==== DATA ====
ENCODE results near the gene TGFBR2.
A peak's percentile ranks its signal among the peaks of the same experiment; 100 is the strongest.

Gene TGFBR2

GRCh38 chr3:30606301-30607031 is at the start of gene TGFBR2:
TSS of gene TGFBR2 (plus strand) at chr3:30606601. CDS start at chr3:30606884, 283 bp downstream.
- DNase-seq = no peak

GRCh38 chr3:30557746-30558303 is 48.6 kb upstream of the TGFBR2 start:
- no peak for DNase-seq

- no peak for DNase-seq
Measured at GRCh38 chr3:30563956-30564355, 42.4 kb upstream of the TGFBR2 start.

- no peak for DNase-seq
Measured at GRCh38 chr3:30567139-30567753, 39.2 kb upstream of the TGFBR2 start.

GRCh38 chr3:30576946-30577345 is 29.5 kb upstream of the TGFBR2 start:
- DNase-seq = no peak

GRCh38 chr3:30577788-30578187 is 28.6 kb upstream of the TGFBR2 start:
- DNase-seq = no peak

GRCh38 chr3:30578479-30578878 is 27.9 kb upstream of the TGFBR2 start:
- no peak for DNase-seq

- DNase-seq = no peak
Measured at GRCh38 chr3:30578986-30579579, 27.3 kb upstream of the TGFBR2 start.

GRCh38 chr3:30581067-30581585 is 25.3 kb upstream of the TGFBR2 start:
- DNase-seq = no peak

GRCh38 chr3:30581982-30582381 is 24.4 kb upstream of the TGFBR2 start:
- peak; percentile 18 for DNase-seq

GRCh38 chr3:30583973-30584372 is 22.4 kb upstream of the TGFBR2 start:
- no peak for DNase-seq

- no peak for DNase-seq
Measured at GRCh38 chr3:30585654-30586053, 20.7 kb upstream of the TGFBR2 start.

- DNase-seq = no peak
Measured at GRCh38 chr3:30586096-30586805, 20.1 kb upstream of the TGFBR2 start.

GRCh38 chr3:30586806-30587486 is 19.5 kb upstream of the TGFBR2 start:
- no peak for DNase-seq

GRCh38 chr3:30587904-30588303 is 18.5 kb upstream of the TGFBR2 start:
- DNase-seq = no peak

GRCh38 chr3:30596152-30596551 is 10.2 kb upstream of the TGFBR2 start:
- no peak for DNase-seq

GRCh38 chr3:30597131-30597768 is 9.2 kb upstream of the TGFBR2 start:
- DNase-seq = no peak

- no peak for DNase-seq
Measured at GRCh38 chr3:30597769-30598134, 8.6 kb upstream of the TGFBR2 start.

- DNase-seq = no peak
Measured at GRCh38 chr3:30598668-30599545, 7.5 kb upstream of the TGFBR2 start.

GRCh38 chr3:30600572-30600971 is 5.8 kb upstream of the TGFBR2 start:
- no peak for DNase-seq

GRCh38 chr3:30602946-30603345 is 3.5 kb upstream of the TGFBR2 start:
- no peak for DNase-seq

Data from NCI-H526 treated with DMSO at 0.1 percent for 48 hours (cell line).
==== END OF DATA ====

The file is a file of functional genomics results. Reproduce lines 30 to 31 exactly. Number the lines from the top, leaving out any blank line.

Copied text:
Measured at GRCh38 chr3:30586096-30586805, 20.1 kb upstream of the TGFBR2 start.

GRCh38 chr3:30586806-30587486 is 19.5 kb upstream of the TGFBR2 start: